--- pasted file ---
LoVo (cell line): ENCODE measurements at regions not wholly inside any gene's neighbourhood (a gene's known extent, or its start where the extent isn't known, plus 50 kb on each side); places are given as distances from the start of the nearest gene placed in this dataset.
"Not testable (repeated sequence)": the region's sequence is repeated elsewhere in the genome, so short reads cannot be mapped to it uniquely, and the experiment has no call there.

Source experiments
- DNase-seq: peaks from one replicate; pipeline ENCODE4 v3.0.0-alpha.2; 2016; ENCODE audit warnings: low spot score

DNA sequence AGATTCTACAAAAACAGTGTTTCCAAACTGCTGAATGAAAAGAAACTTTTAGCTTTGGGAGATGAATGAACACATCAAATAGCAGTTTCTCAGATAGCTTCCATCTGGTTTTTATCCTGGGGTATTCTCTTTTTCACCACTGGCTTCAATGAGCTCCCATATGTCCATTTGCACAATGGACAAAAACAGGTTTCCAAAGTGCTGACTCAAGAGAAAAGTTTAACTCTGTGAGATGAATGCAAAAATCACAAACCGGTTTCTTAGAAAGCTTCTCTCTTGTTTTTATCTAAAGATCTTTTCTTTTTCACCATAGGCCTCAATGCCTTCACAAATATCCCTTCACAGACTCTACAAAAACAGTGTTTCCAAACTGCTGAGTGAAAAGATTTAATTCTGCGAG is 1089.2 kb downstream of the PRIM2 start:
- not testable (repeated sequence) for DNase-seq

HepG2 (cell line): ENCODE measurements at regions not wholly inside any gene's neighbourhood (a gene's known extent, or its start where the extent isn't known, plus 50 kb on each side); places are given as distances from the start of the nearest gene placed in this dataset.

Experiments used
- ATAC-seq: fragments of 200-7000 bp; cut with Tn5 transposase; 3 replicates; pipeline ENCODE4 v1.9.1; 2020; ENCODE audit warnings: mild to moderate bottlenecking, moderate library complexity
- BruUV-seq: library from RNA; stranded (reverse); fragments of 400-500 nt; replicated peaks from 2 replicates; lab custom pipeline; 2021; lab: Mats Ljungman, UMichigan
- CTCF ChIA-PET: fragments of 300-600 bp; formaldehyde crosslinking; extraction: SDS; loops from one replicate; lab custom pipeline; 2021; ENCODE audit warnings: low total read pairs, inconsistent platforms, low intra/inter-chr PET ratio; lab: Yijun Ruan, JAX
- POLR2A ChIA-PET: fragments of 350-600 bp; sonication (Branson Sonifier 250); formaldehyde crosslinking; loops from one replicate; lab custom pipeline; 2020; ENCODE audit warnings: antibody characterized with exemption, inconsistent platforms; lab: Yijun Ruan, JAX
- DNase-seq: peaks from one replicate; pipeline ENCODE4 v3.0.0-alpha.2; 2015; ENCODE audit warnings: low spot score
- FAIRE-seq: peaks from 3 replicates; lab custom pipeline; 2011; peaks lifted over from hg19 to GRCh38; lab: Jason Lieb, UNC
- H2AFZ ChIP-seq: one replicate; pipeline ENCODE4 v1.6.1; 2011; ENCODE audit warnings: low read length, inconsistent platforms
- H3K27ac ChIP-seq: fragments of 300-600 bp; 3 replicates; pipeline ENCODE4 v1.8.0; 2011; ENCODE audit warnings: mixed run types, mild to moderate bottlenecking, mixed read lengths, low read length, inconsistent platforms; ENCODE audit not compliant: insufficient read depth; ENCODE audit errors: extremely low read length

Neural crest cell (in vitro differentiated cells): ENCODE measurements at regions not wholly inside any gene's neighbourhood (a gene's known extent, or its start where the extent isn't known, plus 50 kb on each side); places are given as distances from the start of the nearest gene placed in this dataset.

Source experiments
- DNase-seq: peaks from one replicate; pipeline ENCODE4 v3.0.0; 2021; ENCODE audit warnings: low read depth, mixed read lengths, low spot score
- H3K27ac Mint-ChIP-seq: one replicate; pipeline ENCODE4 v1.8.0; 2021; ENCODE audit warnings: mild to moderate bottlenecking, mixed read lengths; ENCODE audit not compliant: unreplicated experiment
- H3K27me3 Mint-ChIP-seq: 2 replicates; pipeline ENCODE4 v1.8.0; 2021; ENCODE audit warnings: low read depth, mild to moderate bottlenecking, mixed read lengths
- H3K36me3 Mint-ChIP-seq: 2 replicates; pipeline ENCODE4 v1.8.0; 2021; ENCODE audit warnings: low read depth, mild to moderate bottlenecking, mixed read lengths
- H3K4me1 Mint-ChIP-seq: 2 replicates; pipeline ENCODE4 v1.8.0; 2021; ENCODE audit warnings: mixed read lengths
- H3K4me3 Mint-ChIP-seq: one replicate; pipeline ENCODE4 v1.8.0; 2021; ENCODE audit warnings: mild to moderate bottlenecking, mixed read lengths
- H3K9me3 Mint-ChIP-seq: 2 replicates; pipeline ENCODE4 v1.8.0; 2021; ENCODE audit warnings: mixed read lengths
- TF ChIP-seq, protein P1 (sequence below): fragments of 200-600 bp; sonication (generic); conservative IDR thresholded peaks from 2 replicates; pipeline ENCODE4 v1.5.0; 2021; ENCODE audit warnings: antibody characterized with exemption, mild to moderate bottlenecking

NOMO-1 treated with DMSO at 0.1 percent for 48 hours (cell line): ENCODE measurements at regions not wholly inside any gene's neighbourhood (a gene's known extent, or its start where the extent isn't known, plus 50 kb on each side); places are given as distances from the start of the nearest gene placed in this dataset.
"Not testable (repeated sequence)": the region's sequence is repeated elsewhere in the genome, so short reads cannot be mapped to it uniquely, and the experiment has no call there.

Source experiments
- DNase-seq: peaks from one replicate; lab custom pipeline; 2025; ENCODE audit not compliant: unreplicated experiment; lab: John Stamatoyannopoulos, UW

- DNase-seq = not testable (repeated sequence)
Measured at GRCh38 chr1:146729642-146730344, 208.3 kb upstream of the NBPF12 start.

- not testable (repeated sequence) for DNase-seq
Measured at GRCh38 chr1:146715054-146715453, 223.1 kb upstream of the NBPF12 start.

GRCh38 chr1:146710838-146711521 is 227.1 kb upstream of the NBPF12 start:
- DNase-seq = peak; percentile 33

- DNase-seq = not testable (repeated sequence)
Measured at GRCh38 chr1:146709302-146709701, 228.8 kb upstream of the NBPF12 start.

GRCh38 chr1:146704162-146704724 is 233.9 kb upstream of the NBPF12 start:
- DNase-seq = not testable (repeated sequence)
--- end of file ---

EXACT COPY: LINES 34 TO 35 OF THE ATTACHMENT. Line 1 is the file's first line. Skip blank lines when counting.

Measured at GRCh38 chr1:146715054-146715453, 223.1 kb upstream of the NBPF12 start.

GRCh38 chr1:146710838-146711521 is 227.1 kb upstream of the NBPF12 start: